The Land of Woulda-Coulda-Shoulda lies in a vast, barren wasteland — the desolate site of the Crypts of Lost Opportunities.

John Madden passed on Dec. 28. Long celebrated as the best of TV analysts for his “Booms!” his appearances in beer ads, travel on buses and his Thanksgiving Day feasts, I understood his popularity. To a point.

If only he could have applied his presence to the good and welfare of football. He didn’t.

Thus, to me, he was first in a continuing series of disappointments among those who would have, could have and should have made a difference.

In 1979, when Madden was first heard on CBS, NFL games began to degenerate into self-promotional, me-first, sport-be-damned spectacles. Soon, Madden had the forum and clout to offend the offenders. But he passed on that opportunity, whistling past the decay, unwilling, like many eyewitnesses, to get involved.

Would the steady presence of an Antonio Brown, Adam “Pacman” Jones and dozens of other well-established creeps — fresh from American colleges, no less — have been indulged had Madden made it even occasionally plain that their acts are childish, selfish, immodest, unwelcome and often counterproductive? We’ll never know.

Madden actually chose to applaud some perps.

In a close game, after relentlessly selfish (thus expendable) superstar Randy Moss drew a 15-yard penalty from the sideline for spraying a water bottle on a side judge, Rather than ask aloud why Moss wasn’t ejected, Madden laughed, as if he enjoyed and approved Moss’s act.

NBC Sports commentators John Madden and Al Michaels
John Madden had the clout to quiet the noise of NFL showboats — and chose not to.
NBCUniversal via Getty Images

Late in a game his team was winning, Deion Sanders intercepted a pass, then needlessly, mindlessly tried to lateral it. Madden logically should have knocked Sanders’ senselessness.

Instead, he claimed that this play proved Sanders to be “the most entertaining man in football.”

I didn’t believe him when he said that, not after he’d told me during one of our two long telephone conversations that games were being diminished by and even lost to showboats. My enthusiastic suggestion that he speak such important words on the air was ignored, but who was I?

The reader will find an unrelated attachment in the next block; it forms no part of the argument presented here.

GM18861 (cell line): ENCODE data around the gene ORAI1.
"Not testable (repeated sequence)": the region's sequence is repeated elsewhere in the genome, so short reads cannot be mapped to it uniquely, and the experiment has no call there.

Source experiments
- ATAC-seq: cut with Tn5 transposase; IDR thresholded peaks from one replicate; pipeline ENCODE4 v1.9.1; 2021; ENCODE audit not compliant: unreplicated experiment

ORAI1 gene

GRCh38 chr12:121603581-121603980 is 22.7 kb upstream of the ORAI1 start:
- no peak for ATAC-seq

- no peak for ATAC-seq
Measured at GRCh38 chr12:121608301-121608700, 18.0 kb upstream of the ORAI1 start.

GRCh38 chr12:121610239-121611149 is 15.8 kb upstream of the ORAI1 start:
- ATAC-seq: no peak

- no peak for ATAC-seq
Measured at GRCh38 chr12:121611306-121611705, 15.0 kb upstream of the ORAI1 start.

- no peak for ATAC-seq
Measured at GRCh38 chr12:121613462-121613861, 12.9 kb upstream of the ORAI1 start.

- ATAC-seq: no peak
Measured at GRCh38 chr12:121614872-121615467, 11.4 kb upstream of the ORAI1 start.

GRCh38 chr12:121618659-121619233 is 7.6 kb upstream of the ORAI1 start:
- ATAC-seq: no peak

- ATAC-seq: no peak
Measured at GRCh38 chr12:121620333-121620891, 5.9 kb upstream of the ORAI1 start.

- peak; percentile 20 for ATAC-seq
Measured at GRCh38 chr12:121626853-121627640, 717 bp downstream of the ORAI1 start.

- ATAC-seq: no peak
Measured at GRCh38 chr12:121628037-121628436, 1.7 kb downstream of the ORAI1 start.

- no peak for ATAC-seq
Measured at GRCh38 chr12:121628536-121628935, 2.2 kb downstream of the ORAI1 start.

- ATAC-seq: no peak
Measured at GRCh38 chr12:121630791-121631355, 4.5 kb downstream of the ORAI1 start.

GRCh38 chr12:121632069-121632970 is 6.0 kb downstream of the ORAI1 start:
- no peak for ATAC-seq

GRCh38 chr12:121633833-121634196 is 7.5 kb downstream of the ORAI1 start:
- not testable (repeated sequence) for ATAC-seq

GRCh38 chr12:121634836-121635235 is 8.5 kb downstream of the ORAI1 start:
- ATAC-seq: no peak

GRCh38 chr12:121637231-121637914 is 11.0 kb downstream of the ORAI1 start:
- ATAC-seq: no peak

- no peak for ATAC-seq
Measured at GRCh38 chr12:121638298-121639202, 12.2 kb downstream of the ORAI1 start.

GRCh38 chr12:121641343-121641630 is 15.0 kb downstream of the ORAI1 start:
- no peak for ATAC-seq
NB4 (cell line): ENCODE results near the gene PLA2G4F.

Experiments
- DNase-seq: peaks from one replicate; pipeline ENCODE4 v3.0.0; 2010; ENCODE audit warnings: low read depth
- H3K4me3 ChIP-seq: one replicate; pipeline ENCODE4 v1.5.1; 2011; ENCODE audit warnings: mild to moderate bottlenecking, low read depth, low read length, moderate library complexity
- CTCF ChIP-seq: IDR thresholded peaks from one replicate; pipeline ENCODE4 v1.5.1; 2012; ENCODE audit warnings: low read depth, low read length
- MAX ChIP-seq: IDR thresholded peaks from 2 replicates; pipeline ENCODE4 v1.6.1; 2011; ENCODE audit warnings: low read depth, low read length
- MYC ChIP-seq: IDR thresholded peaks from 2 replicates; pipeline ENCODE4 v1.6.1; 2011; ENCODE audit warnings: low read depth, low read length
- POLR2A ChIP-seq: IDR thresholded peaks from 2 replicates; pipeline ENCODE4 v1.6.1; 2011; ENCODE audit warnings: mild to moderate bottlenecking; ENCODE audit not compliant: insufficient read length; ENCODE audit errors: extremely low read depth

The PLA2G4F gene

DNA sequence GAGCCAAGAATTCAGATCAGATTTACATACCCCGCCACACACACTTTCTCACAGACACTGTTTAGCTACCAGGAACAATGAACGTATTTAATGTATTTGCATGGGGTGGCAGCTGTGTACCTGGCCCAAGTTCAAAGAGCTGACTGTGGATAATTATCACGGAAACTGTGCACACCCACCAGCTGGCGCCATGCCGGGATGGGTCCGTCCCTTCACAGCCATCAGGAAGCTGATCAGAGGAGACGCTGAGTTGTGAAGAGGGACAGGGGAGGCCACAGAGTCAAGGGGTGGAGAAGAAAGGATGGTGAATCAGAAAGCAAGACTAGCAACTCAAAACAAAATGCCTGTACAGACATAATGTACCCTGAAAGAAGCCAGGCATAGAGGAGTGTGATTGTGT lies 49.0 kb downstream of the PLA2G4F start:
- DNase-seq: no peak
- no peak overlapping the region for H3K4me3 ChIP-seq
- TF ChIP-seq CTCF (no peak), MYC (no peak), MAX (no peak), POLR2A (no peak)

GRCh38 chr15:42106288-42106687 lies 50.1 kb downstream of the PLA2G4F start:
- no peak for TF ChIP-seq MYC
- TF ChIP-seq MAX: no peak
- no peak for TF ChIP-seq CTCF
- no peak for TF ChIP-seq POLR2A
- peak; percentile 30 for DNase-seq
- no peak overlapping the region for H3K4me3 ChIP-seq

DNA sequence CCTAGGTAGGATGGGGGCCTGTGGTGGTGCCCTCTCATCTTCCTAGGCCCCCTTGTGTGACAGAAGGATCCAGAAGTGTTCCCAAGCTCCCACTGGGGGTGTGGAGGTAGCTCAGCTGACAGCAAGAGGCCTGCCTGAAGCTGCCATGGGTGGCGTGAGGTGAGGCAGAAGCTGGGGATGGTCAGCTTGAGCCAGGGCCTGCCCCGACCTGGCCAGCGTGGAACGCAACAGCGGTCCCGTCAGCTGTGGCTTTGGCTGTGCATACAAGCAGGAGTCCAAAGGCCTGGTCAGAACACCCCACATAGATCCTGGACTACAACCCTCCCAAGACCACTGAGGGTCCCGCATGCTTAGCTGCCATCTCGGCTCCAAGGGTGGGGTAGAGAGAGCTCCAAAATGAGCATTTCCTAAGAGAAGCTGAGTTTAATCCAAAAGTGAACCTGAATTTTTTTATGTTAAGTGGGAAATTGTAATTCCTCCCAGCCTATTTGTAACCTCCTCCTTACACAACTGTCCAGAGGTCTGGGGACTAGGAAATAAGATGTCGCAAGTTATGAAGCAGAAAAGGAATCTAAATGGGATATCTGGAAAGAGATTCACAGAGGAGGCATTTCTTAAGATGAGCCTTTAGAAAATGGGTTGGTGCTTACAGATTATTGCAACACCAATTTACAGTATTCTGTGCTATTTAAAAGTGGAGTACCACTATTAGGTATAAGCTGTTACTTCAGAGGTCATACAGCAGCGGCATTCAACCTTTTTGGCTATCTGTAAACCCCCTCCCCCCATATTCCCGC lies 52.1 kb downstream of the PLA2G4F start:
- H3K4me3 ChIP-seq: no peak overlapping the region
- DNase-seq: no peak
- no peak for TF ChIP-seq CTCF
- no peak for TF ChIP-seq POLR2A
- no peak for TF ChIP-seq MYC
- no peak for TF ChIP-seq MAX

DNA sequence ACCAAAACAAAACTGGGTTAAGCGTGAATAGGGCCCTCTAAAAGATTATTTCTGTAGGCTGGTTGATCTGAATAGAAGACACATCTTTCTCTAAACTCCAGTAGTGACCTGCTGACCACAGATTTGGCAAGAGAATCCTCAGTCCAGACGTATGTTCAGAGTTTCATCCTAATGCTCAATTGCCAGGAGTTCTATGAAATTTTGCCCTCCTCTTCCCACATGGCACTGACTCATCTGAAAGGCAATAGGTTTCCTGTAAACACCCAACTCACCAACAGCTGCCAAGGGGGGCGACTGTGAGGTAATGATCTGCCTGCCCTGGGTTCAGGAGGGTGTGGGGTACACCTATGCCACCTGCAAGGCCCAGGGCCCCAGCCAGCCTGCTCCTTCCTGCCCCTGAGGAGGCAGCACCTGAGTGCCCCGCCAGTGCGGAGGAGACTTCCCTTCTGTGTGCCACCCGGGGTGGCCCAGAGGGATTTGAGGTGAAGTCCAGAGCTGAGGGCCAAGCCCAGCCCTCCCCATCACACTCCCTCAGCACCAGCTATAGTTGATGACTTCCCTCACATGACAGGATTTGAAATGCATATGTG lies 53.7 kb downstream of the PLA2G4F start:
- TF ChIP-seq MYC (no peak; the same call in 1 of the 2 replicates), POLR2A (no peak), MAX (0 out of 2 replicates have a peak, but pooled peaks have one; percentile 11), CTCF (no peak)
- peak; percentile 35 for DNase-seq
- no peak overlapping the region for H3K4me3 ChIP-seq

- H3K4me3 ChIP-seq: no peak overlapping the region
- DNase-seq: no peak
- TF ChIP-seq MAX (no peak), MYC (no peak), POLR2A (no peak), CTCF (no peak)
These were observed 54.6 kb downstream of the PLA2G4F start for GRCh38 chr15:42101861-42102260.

The only on-field personnel Madden knocked were defenseless game officials. Yet Madden had a rotten grasp of NFL rules.

As a pre-Roger Goodell NFL VP told me, Madden, when told he was bashing officials for correctly enforcing rules, Madden’s reply was, “Then change the rules.”

Madden was never known as a grateful or gracious employee. During his 14 years at CBS, he depended on lower-rung insiders to do his weekly biddings.

When he left for Fox and a record $6 million per, he didn’t bother to thank any of them, those who helped Madden become TV star John Madden.

While at Fox, which adding to his enormous wealth, he publicly stated he’d one day like to call “Monday Night Football” on ABC.

The scoreboard displays a tribute to John Madden
NFL teams paid tribute to the late John Madden in early January.
Getty Images

Fox execs freaked, biting their fingers raw in worry they’d lose Madden, when they should have fired him for public insubordination (See: Harry Truman vs. Douglas MacArthur). As Fox’s highest-paid employee, he openly campaigned for a job with another network. That’s treason.

Madden’s top-selling video game came with twisted elements designed to desensitize the young in no further need of twisting.

Head Coach John Madden of the Oakland Raiders
John Madden as coach of the Oakland Raiders.
Focus on Sport/Getty Images

One edition included the package-printed come-on: “Sack the quarterback! Send him to the hospital!”

That appeared with the game as an ambulance racing onto the field to scoop up the QB, running over players as it went, leaving those players to drip computerized red blood.